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Video Recipe for home made Ciabatta bread

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Video Recipe for home made Ciabatta bread



Many people ask me how to make a bread with a good alveolation / large air bubbles (sarei restìa a usare questo termine perché l’ho trovato in pochissimi siti…) First of all it is important to understand the leavening process, which I have purposely written about in  this article.

The key lies is making a very moist dough (lots of water), using stronger flours and allowing plenty of time for leavening. Stronger flour is essential for two main reasons: for starters, it easily absorbs larger quantities of water, secondly the higher gluten content creates a sort of “cage” which traps the carbon dioxide produced during leavening. The carbon dioxide expands when baking and creates larger air pockets/bubbles.

Video Recipe for home made Ciabatta bread


  • 375g Water
  • 250 g Flour 00
  • 250 g Manitoba flour (high in gluten – W350-380)
  • 6 g Sugar (to feed the yeast)
  • 12-14 g Salt
  • 15 g yeast (or 5 g dry yeast)


  • Mix yeast in water until dissolved
  • Add half the flour
  • Stir
  • Add sugar to feed the yeast
  • Stir
  • Start mixing
  • Add half of the remaining flour
  • Now you can add the salt, which won’t come into contact with the yeast
  • Gradually add flour as you mix
  • You will see, as the gluten develops, the dough will stick less and less to the sides of the bowl
  • Mix for 15-20 minutes until the dough is nice and smooth and comes away from the sides
  • Grease a plastic container with oil
  • Put the dough in the container
  • Cover with a lid so the dough won’t form a cuticle
  • Let the dough rise until it doubles in size, or even a little longer. This will take 2 to 3 hours, depending on the temperature.
  • I let mine rise in my oven which was off, but I left the light on, which keeps the temperature at about 30°C.
  • In this case my dough more than doubled and stuck to the lid. Watch how the gluten “cage” is nicely developed.
  • This kind of dough is very moist and is very difficult to handle. Following this technique, we can shape the bread without directly touching it.
  • Spray a little water on the worktop so the plastic wrap sticks to it and doesn’t move
  • Lay two pieces of wrap on the worktop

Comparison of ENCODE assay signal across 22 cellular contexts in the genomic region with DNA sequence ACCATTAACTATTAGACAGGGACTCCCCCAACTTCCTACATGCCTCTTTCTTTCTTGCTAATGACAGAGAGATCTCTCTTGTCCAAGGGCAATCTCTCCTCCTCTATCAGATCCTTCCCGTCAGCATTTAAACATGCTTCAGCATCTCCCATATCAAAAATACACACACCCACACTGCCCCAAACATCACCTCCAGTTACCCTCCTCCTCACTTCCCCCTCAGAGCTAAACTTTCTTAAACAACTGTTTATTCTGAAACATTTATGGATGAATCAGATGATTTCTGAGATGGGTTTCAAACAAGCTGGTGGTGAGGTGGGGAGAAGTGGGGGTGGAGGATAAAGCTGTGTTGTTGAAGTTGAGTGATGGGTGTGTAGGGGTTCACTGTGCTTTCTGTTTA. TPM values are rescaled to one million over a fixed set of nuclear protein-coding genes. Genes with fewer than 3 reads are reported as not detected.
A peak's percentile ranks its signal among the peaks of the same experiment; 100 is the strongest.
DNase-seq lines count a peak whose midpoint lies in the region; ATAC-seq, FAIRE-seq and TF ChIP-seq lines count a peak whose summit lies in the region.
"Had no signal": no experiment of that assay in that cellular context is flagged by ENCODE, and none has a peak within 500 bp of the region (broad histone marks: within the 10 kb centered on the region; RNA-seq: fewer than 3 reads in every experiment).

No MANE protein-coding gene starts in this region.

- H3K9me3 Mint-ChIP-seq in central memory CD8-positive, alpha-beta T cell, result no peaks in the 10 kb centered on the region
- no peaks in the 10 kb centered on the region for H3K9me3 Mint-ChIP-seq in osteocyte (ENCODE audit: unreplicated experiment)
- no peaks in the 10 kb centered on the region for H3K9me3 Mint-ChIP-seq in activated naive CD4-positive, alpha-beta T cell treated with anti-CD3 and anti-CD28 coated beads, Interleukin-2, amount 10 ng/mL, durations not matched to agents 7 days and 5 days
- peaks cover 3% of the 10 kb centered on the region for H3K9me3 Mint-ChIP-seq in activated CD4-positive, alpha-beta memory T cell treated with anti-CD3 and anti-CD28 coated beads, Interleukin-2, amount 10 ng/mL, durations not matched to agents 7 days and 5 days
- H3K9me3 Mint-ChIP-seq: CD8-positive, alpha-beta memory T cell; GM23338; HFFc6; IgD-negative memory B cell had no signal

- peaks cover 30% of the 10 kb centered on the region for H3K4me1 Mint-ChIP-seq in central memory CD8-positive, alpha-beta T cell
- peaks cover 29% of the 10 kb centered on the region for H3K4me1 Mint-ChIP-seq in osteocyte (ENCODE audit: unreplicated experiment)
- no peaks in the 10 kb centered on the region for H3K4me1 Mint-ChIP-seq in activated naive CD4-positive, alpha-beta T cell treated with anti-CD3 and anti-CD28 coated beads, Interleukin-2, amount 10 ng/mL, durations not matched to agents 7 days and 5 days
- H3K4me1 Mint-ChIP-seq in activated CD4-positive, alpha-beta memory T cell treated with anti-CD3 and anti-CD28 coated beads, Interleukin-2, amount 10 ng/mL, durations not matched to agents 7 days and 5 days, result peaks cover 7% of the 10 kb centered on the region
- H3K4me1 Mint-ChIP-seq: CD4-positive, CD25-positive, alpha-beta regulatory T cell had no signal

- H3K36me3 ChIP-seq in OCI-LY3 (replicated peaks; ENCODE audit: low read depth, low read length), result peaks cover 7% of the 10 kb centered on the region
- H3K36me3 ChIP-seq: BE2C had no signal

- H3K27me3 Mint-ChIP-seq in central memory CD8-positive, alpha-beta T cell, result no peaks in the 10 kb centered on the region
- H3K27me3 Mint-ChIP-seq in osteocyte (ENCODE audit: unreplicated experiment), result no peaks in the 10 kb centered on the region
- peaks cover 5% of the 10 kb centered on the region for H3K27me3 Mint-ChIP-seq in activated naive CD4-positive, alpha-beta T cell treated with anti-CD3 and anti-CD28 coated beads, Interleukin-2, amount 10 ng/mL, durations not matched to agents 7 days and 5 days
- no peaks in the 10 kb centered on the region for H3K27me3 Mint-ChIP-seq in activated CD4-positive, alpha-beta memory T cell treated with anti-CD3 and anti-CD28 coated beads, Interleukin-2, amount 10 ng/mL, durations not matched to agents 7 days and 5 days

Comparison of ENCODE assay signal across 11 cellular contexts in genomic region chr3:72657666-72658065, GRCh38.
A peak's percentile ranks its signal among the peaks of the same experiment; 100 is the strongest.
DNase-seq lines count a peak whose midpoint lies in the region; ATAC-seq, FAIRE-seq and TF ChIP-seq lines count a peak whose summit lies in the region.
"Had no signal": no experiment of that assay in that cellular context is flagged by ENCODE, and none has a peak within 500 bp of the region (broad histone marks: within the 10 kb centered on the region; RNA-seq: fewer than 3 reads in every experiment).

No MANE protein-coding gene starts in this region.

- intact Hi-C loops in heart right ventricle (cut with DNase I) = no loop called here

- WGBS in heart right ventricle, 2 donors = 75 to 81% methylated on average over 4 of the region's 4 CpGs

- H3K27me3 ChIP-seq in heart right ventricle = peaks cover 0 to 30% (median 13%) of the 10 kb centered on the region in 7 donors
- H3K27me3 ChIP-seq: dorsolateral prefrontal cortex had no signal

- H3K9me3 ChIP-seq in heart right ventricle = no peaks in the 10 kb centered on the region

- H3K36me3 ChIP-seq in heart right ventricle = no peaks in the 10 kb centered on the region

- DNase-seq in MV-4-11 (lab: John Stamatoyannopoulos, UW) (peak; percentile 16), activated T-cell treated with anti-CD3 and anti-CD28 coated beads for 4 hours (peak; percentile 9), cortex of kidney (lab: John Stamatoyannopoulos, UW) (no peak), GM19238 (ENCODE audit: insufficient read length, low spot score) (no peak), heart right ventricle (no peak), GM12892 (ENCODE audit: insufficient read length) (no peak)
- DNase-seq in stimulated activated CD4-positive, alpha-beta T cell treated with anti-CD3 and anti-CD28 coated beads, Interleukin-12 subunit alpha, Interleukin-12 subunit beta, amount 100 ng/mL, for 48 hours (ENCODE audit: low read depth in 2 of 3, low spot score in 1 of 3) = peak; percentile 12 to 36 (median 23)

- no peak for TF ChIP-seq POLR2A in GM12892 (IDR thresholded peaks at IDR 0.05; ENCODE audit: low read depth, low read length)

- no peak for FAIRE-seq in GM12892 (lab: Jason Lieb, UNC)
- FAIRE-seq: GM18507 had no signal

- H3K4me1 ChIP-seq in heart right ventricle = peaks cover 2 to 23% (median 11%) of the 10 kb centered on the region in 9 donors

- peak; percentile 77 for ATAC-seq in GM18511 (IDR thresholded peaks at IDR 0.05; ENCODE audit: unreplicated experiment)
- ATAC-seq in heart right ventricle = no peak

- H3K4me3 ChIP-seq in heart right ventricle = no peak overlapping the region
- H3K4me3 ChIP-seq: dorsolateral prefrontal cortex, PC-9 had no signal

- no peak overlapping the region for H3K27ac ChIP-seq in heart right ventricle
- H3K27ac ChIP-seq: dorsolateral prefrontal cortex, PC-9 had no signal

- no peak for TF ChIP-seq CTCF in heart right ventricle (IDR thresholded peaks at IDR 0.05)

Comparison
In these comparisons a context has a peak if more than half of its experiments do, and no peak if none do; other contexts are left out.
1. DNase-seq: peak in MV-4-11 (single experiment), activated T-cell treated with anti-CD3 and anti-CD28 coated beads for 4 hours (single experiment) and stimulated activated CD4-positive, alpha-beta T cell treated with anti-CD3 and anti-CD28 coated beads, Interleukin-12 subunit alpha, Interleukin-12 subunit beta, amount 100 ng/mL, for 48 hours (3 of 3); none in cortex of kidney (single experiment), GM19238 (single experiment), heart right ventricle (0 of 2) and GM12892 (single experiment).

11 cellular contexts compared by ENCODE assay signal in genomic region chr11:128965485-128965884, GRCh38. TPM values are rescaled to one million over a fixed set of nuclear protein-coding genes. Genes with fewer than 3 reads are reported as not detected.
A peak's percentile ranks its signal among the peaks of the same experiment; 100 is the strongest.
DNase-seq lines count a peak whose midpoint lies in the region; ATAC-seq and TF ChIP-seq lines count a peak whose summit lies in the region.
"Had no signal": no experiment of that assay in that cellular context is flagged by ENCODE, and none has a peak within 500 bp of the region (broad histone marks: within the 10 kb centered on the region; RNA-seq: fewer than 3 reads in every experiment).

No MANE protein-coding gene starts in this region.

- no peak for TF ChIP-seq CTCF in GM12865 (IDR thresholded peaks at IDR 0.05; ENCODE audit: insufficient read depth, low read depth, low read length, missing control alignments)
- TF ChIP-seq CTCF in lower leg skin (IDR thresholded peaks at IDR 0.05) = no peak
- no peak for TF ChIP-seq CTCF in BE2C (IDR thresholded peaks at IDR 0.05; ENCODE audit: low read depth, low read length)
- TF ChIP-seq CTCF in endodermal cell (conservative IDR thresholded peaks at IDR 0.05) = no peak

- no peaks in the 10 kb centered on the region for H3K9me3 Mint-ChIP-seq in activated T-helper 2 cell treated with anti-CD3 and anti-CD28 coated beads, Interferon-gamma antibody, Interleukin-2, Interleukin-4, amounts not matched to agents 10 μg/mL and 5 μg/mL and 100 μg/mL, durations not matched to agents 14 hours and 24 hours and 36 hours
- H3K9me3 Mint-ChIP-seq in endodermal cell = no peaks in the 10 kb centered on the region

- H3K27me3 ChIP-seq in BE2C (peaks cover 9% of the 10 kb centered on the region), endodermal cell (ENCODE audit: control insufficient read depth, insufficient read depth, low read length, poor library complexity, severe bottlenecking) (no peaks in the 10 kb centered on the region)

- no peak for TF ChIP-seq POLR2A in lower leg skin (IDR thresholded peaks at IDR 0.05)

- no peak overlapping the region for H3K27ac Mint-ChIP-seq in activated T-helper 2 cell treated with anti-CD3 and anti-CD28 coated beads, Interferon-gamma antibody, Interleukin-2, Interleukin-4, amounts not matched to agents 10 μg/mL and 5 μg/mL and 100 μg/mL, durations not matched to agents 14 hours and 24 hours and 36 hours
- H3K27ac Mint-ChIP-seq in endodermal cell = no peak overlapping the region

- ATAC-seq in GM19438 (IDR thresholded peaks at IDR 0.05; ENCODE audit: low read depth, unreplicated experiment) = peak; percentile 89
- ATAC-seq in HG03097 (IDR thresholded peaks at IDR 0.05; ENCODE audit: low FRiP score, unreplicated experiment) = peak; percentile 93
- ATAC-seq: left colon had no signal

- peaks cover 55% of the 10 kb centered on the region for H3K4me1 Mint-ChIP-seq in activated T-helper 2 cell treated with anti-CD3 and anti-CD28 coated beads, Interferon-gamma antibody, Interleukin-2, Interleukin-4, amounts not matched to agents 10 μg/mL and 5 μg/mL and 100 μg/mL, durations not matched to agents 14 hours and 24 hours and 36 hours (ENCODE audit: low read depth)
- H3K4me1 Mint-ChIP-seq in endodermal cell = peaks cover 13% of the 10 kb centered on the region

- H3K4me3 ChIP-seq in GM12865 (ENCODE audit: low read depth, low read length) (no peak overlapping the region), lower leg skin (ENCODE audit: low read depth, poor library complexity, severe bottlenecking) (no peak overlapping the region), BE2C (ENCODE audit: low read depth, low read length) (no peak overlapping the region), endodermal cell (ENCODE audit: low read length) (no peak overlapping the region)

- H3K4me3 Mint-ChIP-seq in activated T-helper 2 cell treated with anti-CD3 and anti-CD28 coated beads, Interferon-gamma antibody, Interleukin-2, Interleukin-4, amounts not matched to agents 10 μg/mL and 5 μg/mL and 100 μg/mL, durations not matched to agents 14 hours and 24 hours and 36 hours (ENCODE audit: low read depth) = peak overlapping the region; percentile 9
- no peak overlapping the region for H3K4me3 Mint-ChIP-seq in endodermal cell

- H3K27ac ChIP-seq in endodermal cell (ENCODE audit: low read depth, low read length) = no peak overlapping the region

• Sprinkle a generous amount of flour so the dough doesn’t stick to the wrap
  • Turn the dough over onto the plastic wrap trying to avoid folding it
  • You can split it in two if you wish to make two smaller breads, in this case you have to prepare two separate pieces of plastic wrap.
  • Using a well greased spatula (so that it doesn’t stick to the dough), shape dough into a loaf without folding it.
  • Remove excess flour
  • Line a baking sheet with parchment paper and scatter some corn flour on top. This will keep the dough slightly lifted from the sheet so it will bake better.
  • Lift the plastic wrap (ask someone to help you if necessary) and flip the dough over onto the baking sheet in one movement, without folding it
  • This is essential for two reasons: first of all it creates the typical streaks on the surface, also it redistributes the air bubbles inside.
  • Here’s the ciabatta ready for baking
  • Put a small pot of water in the oven
  • Pre heat oven to 2240°C and sprinkle some water inside to raise the humidity. This, added to the pot of water, will stop the bread from forming a crust right away, otherwise the bread wouldn’t rise properly during baking. Moreover, if the surface is humid, the heat will penetrate deeper and the dough will bake better.
  • Bake for 10 minutes, then lower the temperature to 210-220°C and continue baking for 20-30 minutes, depending on the size of your loaf.
  • After 20 minutes I remove the pot of water to let the crust form. The sooner you remove the pot, the thicker your crust will be.
  • Here’s our ciabatta
Here’s the inside, as you can see the bubbles are nice and big. If you don’t have a mixer, you can follow my recipe for Quick, simple ciabatta bread or the one for Simple, slow rising ciabatta ‘Till next time. Vittorio


Vittorio e Angelo sono i creatori e curatori di VivaLaFocaccia.com, il blog con le video ricette semplici per fare il pane in casa. Nato a Genova e cresciuto nel panificio di famiglia, con i suoi video tutorial Vittorio insegna i trucchi del mestiere a tutti gli appassionati e appassionate di arte bianca per fare il pane in casa come quello dei migliori panifici Italiani.

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